The Orthodox Church of Ukraine was formally granted independence at a ceremony in Istanbul on Saturday, completing a historic split from Russian religious control that had been ongoing since 1868.
Ukrainian leaders see an independent church as a crucial bulwark against Russian interference, but Russia strongly opposes the split, comparing it to the Great Schism of 1054 that divided Christianity into the Eastern Orthodox churches, with leadership based in present-day Istanbul, and the Catholic Church, with its seat in Rome.
In a solemn ceremony filled with liturgical singing, the leader of the Orthodox Church, Patriarch Bartholomew I, signed a decree known as a "tomos" that grants autocephaly, or independent national religious authority, to the Ukrainian church.
"The pious Ukrainian people have awaited this blessed day for seven entire centuries," Bartholomew I said in his address. Ukrainians can now enjoy "the sacred gift of emancipation, independence and self-governance, becoming free from every external reliance and intervention," he added.
The patriarch first endorsed Ukraine's entreaties for an independent church in October. Infuriated, the Russian church broke ties with the patriarchy in Istanbul, the center of the Orthodox belief for some 300 million Christians worldwide. In November, Ukrainian President Petro Poroshenko and Bartholomew signed a cooperation agreement.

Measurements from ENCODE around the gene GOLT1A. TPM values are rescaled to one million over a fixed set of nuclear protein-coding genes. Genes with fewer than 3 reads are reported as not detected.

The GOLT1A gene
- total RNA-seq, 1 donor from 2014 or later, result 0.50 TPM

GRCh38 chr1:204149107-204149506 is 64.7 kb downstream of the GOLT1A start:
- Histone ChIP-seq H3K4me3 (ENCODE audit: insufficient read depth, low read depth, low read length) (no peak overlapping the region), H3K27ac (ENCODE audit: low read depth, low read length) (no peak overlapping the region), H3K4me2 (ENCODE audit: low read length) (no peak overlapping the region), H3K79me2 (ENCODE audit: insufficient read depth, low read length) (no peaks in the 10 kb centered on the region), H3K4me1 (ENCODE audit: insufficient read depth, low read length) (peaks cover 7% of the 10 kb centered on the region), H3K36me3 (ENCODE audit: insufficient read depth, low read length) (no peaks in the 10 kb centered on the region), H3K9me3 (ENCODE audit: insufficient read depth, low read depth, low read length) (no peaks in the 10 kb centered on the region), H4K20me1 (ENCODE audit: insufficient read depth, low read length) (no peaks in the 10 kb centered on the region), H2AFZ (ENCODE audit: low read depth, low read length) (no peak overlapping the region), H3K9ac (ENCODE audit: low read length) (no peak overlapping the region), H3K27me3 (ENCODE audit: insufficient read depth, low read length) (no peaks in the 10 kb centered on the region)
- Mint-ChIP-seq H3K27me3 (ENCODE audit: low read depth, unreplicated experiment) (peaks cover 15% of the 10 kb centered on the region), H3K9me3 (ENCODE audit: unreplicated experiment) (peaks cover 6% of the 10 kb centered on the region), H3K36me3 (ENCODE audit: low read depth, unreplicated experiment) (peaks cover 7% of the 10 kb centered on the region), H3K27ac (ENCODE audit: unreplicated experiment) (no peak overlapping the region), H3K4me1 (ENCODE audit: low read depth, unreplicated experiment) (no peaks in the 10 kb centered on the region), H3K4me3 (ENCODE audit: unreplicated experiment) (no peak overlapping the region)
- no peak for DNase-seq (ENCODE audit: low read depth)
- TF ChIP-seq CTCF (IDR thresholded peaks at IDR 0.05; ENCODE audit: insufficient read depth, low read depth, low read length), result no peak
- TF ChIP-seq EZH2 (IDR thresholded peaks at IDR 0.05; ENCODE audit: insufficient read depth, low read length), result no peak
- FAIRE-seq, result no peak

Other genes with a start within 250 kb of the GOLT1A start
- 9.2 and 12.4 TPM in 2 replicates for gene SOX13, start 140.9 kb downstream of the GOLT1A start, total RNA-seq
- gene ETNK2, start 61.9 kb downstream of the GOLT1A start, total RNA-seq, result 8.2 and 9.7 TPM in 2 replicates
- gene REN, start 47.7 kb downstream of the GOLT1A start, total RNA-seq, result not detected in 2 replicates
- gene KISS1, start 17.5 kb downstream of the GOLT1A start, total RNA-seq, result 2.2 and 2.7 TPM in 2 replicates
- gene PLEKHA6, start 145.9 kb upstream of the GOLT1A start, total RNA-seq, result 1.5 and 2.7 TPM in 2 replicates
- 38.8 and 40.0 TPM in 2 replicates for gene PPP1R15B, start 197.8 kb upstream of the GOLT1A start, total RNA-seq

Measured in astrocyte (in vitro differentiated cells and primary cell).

Poroshenko and the leader of the new Ukrainian church, Metropolitan Epifaniy, were also in attendance at Saturday's ceremony.
"I want to thank the millions of Ukrainians around the world who responded to my appeal to pray for the church to be established," Poroshenko said. "I want to thank the generations of Ukrainians who dreamed...and finally God sent us the Orthodox Church of Ukraine."
He posted photos of the signing ceremony on his Twitter account.
Relations between Ukraine and Russia devolved into hostilities in 2014 after Russia annexed Ukraine's Crimean Peninsula and violent conflict broke out in eastern Ukraine between pro-Russian rebels and the Ukrainian government. In the latest standoff in November, Ukraine imposed martial law after Russia captured three Ukrainian vessels in the Kerch Strait near Crimea.
Ukraine has accused Kremlin-backed churches of spreading pro-Russia propaganda, which Russian religious leaders have denied.
The head of the Russian Orthodox Church's media relations, Vladimir Legoida, dismissed the Istanbul decree-signing ceremony. It "is just a paper, the result of restless political and personal ambitions. It was signed in breach of canonicity and this is why it has no power," he said in a Telegram message, according to Reuters news agency.
The Patriarchate of Moscow has more followers than the Patriarchate of Constantinople and has challenged it for authority in the past.
cb/amp (AFP, AP, dpa, Reuters)